- Conspiracy to Commit Theft or Embezzlement in Connection with Health Care (18 U.S.C. 669; 18 U.S.C. 371)
- Attempt or Conspiracy to Commit Health Care Fraud (18 U.S.C. 1347; 18 U.S.C. 371)
- Conspiracy to Commit Medicare Fraud (18 U.S.C. 1347; 18 U.S.C. 371)
- Conspiracy to Accept or Receive Illegal Kickbacks (42 U.S.C. 1320a-7(b)(b); 18 U.S.C. 371)
- Conspiracy to Commit Medicaid Fraud (18 U.S.C. 1347; 18 U.S.C. 371)
- Conspiracy to Unlawfully Use Health Information (42 U.S.C. 1320d-6; 18 U.S.C. 371)
What Are the Penalties for Mental Health Care Fraud?
The potential penalty for conviction of health care fraud is up to ten years imprisonment along with criminal fines.
Recent Criminal Prosecutions of Psychiatrists and Psychologists
The following are small excerpts of recent prosecutions against mental health care professionals from different parts of the country. All summaries are based on publications from the Department of Justice.
- Two psychiatrists from New Orleans were indicted in February 2018 for their alleged role in in a health care fraud scheme. Muhammad Kaleem Arshad, M.D., and Padmini Nagaraj, M.D., were each charged with one count of conspiracy to receive illegal health care kickbacks and three counts of receiving illegal health care kickbacks. According to the indictment, both psychiatrists conspired with a home health company and bribed the owner of the company to refer patients for psychiatric evaluation. Another individual who worked as a marketer for the home health company (who has also been indicted), allegedly negotiated the bribes for the two psychiatrists. The indictment further alleges that the psychiatric services the patients received as a result of this kickback scheme were medically unnecessary. These medically unnecessary services were then submitted to Medicare for reimbursement. This case was investigated by the FBI and HHS-OIG.
- A psychiatrist from Houston was sentenced in September 2018 for his role in a Medicare fraud scheme. Riyaz Mazcuri was convicted after a five-day trial in the Southern District of Texas. According to evidence presented at trial, Mazcuri, a former attending psychiatrist at Riverside General Hospital in Houston, submitted over $150 million in fraudulent claims to Medicare based on him certifying patients for partial hospitalization program (PHP) services. PHP services are intensive outpatient services for patients with severe mental illness. Mazcuri falsified medical records and wrote false reports in order to make his patients qualify for PHP services. Evidence also showed that Mazcuri billed Medicare for services he never actually rendered. Mazcuri was convicted of one count of conspiracy to commit health care fraud and five counts of health care fraud and was sentenced to a term of 150 months in prison.
- A south Florida psychiatrist was indicted in April 2018 for his role in a disability fraud scam. According to the indictment, Arthur Kranz submitted an application to the Social Security Administration (SSA) in 2003 for disability benefits, claiming he could not work. The application was approved and Kranz began receiving disability benefits. Kranz also submitted an application to his private insurance policy claiming the same issue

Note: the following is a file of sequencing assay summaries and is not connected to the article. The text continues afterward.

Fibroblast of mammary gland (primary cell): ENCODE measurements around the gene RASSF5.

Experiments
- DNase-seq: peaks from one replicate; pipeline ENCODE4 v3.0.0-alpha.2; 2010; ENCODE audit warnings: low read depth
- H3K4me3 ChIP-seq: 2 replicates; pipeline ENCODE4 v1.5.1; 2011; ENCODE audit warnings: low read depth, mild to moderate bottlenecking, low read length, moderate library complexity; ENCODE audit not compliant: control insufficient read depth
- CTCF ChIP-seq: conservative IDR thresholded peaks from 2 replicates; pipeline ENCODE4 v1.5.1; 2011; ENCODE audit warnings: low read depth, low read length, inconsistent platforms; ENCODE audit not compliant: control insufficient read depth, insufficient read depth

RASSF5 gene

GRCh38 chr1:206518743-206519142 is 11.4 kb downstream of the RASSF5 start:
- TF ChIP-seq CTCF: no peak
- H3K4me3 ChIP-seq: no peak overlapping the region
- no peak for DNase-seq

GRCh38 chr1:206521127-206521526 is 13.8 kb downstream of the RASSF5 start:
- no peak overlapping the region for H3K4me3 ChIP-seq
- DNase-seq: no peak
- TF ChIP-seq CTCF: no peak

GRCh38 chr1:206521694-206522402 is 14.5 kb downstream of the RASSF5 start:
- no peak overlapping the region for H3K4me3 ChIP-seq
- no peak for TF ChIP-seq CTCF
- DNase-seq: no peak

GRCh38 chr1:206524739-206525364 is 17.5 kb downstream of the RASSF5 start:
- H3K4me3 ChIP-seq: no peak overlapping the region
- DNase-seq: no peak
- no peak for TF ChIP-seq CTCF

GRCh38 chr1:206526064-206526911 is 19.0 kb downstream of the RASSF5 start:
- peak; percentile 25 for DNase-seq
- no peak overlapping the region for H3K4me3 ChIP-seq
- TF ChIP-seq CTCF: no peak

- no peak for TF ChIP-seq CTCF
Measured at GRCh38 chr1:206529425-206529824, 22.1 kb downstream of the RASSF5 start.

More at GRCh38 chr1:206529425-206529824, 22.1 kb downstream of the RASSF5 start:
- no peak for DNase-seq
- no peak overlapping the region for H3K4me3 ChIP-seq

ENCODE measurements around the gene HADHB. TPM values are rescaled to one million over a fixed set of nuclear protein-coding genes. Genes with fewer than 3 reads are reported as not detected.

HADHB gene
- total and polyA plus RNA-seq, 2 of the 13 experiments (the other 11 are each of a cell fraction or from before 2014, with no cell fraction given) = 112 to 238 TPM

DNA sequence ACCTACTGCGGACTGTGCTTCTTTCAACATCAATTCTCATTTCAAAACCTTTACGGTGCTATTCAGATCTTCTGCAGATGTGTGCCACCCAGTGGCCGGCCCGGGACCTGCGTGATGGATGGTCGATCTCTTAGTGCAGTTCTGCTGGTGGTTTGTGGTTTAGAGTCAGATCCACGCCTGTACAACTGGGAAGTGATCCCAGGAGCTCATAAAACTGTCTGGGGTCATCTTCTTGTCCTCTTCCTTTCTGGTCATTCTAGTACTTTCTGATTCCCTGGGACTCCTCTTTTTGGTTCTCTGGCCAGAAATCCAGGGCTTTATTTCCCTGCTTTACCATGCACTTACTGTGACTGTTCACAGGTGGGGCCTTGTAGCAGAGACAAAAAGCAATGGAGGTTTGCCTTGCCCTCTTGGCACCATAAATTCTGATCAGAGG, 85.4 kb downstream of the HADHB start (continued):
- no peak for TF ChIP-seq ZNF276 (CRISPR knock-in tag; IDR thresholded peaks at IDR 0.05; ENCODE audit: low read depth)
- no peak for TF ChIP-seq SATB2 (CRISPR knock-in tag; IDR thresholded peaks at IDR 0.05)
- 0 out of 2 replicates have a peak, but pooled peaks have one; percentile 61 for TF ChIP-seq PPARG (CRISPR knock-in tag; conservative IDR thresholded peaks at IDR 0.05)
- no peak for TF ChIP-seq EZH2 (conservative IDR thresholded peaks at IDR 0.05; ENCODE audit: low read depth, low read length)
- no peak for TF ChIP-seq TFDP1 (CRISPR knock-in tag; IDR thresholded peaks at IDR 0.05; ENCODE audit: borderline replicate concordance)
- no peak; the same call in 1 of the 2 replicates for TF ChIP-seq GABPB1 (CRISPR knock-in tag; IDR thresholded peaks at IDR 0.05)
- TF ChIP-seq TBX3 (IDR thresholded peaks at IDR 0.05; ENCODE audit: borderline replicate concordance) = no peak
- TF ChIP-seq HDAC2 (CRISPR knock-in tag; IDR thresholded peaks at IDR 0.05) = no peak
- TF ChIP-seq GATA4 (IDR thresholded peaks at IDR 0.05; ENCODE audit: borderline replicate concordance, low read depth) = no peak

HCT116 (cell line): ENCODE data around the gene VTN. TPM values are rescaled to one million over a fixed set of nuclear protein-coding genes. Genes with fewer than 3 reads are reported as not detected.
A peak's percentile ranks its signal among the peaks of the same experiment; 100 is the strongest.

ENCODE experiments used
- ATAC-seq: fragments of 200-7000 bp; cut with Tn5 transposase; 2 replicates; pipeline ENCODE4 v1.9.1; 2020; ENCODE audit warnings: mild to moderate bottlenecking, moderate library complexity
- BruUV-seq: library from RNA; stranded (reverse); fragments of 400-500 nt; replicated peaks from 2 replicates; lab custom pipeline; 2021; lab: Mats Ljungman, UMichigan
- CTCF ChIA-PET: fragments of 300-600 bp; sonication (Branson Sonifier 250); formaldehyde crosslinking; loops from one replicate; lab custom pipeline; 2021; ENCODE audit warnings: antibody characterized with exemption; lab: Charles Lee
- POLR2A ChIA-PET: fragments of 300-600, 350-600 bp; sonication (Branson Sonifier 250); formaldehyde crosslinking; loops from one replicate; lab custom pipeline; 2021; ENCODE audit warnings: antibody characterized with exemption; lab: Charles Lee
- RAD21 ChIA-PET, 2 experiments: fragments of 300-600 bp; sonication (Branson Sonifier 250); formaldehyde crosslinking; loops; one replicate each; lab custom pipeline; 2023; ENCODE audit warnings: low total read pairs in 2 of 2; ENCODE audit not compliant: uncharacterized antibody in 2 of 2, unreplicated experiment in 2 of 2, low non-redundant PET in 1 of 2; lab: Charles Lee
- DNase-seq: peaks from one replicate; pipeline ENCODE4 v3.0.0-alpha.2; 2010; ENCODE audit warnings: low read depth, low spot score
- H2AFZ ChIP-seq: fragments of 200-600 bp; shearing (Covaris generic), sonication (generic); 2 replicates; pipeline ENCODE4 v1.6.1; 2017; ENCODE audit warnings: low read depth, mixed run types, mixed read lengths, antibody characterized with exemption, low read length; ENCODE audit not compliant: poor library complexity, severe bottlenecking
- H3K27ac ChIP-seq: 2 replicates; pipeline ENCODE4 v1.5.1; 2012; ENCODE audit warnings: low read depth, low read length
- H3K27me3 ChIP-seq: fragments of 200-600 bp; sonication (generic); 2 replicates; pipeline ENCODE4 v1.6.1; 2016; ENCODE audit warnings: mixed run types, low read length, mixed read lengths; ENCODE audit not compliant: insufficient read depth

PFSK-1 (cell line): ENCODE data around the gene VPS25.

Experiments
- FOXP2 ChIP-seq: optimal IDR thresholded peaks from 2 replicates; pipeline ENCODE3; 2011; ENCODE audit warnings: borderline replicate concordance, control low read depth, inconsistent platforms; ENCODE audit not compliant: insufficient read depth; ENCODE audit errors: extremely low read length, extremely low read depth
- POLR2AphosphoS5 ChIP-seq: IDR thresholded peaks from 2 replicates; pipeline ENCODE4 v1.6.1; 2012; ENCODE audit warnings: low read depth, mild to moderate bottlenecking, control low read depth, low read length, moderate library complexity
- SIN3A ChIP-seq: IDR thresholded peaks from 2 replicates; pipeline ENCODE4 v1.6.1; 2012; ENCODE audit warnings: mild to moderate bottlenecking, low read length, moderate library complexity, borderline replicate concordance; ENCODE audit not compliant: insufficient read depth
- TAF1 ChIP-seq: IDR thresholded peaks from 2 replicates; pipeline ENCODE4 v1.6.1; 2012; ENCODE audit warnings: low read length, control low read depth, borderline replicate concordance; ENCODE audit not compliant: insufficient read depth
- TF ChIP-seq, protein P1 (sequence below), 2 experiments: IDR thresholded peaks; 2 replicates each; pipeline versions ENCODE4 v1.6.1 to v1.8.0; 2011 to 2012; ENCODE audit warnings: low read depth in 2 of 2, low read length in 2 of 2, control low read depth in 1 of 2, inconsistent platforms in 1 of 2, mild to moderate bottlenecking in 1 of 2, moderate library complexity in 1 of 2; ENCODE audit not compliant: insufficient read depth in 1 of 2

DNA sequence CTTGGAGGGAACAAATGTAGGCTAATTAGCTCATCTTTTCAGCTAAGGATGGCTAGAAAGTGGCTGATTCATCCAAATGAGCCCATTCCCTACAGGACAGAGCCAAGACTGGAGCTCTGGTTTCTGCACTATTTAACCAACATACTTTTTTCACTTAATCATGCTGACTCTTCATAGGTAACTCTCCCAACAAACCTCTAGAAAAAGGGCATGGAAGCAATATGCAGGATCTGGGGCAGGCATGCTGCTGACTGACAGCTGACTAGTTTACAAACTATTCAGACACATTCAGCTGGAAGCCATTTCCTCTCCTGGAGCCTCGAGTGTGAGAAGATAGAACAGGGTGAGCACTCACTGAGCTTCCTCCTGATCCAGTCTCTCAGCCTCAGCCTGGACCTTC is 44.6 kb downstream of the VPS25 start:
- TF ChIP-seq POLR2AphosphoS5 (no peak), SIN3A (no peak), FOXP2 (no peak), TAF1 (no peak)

- his inability to work. Kranz also started receiving benefits from this insurance policy as well During this time Kranz was receiving disability benefits, Kranz continued to work as a psychiatrist and earned over $1.6 million yet did not notify the SSA or his private insurance of this income. Kranz is alleged to also have hidden his income from the IRS and did not file a person tax return from the years 2006 to 2013. Kranz is currently charged with tax evasion, mail fraud, wire fraud, theft of government funds, and Social Security disability fraud.
- A federal jury in Lexington, Kentucky convicted a psychologist in 2017 for his involvement in a social security fraud scheme. According to evidence presented at trial, Alfred Adkins worked with a former administrative law judge to submit fraudulent documentation to the Social Security Administration in order for claimants in Kentucky to receive benefits, regardless if they were entitled to them. Adkins would see patients and then write false reports that would support the payout of disability benefits from the SSA. The fraudulent documentation and claims also allowed for attorney’s fees to be reimbursed, which allowed the administrative law judge to pay Adkins after the claims were processed and paid out. Adkins received more than $200,000 as a part of the scheme. The total amount paid out by the SSA as a result of the conspiracy was over $600 million. Mr. Adkins was sentenced to 25 years in prison for his role in the offense.
- A clinical psychologist, along with the owner of a psychological services company were convicted in 2017 for their roles in a Medicare fraud scheme. According to evidence presented at the 7-day trial in the Eastern District of Louisiana, both individuals contracted with nursing homes in several states throughout the Southeast to provide services to the nursing home residents. Both individuals submitted claims to Medicare for the years 2009 – 2015 for services that either were not medically necessary or were not performed at all. As a result of these fraudulent claims, Medicare paid more than $13.5 million. Both the owner of the psychological services company and the psychologist were each convicted of one count of conspiracy to commit health care fraud and one count of conspiracy to make false statements related to health care matters.
How Many Health Care Fraud Audits and Investigations Have Your Attorneys Handled?
500+ (Dr. Nick Oberheiden alone).
Are Initial Consultations Free and Strictly Confidential?
Absolutely free and 100% confidential.
Who Would Handle My Case at Oberheiden, P.C.?
Experienced senior attorneys only. Oberheiden, P.C. will not delegate your case to associates or junior lawyers.